I Grew Up In Striking Distance Of North Korea’s Artillery. Covering Kim’s Summit With Trump Was Sobering And Personal
We stood arm’s length from each other in the tense St. Regis hotel lobby, two reporters who speak the same language waiting for the same thing.
The gulf between us was as vast as the demilitarized zone — laced with landmines and overgrown from 70 years of abandon — that separates North and South Korea.
He was a North Korean cameraman, traveling with a young tyrant to capture his stunning debut on the world stage, and I a South Korea-raised journalist working for an American newspaper.
I was one of the international press corps that swarmed to Singapore to cover Tuesday’s summit between Kim Jong Un and President Trump — and to grab a glimpse of the nuclear-armed autocrat who controls a police state.
The reality-show-like theatrics and roller-coaster diplomacy before the summit were dizzying, and in the countdown to the unprecedented meeting, I felt like one of the Hollywood paparazzi staking out a major celebrity.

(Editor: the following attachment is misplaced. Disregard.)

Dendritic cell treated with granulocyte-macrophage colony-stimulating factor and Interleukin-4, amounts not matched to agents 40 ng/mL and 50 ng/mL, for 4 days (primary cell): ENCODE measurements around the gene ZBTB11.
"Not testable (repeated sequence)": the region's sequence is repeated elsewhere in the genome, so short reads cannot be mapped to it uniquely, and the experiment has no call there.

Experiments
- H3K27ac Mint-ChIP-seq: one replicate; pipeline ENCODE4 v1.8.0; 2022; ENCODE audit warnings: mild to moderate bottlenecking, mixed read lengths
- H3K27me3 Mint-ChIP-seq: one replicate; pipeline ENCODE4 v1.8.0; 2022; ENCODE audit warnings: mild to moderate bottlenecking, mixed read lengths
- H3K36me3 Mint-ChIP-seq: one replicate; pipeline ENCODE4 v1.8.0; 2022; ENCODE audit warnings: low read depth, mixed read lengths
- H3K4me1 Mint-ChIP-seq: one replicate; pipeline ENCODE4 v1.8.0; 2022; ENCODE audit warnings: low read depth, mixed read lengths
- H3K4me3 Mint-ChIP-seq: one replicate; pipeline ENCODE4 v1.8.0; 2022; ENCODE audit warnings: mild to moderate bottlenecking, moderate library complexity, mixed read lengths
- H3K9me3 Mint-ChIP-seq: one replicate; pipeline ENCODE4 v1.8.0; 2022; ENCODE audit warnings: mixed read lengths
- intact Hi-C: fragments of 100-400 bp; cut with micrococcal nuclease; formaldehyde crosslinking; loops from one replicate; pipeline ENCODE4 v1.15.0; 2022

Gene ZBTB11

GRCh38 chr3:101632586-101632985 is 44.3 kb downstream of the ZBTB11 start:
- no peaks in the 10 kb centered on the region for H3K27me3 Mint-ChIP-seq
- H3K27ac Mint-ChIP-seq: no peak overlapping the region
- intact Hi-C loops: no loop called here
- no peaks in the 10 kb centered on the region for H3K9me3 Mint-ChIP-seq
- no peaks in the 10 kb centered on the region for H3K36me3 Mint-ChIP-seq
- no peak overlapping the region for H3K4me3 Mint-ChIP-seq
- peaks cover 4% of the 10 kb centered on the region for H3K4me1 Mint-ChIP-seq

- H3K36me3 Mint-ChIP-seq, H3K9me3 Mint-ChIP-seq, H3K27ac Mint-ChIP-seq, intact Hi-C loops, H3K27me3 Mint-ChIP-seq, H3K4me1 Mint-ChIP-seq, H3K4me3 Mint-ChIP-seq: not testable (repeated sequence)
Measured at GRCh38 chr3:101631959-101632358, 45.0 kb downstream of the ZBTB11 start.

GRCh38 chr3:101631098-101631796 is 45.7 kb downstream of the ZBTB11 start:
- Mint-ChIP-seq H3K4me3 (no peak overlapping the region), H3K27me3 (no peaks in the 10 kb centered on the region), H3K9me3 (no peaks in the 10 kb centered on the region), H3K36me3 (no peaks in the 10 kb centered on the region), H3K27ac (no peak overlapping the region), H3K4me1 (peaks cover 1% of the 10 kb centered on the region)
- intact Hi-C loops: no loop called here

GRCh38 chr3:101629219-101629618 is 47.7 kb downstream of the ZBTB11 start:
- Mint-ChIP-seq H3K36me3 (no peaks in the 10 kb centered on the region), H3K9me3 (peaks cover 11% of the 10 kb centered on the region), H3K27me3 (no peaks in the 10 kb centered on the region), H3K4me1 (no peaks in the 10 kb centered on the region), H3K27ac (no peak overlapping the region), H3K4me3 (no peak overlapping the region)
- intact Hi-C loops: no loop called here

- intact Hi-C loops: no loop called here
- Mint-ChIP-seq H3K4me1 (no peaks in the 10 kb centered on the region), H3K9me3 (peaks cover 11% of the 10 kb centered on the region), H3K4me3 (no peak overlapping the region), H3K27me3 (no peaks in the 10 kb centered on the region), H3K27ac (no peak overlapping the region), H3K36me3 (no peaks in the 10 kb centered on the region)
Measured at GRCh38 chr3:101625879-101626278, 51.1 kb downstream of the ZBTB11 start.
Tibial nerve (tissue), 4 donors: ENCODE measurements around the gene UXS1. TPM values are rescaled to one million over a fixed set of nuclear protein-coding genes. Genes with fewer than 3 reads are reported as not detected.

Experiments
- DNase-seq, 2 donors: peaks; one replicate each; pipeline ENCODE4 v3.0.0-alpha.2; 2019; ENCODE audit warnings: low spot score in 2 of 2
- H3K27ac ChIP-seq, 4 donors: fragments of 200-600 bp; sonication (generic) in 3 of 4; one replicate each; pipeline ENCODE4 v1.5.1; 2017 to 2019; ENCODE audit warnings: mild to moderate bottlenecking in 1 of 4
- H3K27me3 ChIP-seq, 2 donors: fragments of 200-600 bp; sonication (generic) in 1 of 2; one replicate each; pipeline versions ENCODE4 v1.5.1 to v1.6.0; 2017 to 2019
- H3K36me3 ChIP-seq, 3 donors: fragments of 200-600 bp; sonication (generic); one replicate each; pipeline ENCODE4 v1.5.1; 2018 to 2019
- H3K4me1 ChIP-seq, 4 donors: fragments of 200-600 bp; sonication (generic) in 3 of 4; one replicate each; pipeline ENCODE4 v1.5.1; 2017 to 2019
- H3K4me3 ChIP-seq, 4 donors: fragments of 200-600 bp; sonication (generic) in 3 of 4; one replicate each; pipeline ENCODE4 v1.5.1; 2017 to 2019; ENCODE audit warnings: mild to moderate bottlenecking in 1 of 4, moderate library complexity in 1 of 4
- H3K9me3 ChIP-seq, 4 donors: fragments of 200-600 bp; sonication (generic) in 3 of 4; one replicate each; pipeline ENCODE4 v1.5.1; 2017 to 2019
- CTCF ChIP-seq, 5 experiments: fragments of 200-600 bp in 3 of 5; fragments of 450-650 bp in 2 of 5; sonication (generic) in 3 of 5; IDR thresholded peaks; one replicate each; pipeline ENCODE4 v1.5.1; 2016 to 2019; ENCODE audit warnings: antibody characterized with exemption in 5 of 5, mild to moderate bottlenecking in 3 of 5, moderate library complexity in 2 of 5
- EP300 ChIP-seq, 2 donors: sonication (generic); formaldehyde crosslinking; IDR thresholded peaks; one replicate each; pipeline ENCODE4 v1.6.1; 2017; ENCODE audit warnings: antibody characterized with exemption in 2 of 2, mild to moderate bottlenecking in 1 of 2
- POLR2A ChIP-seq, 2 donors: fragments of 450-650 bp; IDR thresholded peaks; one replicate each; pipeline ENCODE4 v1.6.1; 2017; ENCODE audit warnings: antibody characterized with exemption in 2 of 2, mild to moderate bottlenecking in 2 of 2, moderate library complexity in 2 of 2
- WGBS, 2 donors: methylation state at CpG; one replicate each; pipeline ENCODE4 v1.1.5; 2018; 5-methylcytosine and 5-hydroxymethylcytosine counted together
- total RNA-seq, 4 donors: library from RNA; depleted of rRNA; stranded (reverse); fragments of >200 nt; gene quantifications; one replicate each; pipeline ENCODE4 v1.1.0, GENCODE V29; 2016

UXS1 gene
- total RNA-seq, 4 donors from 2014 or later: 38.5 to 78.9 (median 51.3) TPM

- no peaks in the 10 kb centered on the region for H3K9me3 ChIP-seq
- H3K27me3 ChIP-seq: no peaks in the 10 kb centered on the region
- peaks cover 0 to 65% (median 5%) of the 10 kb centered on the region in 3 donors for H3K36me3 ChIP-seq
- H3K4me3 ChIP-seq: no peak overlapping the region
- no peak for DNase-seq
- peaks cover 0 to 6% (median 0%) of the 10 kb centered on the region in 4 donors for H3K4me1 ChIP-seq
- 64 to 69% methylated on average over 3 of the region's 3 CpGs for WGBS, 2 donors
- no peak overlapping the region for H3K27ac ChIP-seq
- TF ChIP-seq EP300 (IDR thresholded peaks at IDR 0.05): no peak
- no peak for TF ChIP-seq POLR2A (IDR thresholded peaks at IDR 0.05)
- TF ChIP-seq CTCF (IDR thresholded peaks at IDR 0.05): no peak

That was especially true my first morning in Singapore, when I walked up a service driveway to the luxury resort that would serve as the summit site, only to have hotel staff swiftly whisk me onto a golf cart and escort me back down the hill.
If I really thought about it, the stakes were sobering and personal, as they have been all my life. If war breaks out, my parents’ home in Seoul is in easy striking distance of North Korean artillery, and my brother and other military reservists would be called up to fight.
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You grow numb to the risk, like living in an inner city where the occasional shooting and drug deals are just a fact of life. Technically, North and South Korea have been …read more
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